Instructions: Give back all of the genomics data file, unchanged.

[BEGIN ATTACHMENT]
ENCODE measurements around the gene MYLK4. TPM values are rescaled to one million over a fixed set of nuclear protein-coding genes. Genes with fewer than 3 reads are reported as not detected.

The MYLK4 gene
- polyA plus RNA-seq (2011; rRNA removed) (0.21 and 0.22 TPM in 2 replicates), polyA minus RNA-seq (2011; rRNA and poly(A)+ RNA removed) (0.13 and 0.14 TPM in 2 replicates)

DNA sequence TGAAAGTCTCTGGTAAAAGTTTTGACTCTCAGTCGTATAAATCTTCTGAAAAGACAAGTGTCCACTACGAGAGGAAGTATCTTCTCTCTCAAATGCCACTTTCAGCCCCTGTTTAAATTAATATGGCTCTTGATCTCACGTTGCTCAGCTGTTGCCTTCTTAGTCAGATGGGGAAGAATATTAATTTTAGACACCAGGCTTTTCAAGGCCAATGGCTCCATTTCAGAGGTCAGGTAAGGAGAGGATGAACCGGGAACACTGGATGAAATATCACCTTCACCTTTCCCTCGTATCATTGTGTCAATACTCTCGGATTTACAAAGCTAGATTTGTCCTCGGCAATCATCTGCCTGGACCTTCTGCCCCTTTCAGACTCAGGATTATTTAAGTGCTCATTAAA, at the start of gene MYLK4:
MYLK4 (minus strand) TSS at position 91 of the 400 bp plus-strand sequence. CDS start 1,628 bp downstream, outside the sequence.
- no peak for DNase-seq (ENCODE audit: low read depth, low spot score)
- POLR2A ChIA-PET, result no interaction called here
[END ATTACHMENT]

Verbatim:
ENCODE measurements around the gene MYLK4. TPM values are rescaled to one million over a fixed set of nuclear protein-coding genes. Genes with fewer than 3 reads are reported as not detected.

The MYLK4 gene
- polyA plus RNA-seq (2011; rRNA removed) (0.21 and 0.22 TPM in 2 replicates), polyA minus RNA-seq (2011; rRNA and poly(A)+ RNA removed) (0.13 and 0.14 TPM in 2 replicates)

DNA sequence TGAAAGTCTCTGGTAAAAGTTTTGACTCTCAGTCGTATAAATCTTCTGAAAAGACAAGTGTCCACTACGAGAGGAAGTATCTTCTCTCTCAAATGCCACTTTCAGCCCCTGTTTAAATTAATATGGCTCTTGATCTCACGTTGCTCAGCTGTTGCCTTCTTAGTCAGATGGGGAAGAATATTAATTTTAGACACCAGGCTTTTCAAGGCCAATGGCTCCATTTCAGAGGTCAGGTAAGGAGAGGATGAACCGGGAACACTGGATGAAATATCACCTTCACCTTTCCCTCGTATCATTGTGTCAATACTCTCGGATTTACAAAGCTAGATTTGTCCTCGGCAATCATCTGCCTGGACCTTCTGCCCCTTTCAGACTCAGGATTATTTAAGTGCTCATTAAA, at the start of gene MYLK4:
MYLK4 (minus strand) TSS at position 91 of the 400 bp plus-strand sequence. CDS start 1,628 bp downstream, outside the sequence.
- no peak for DNase-seq (ENCODE audit: low read depth, low spot score)
- POLR2A ChIA-PET, result no interaction called here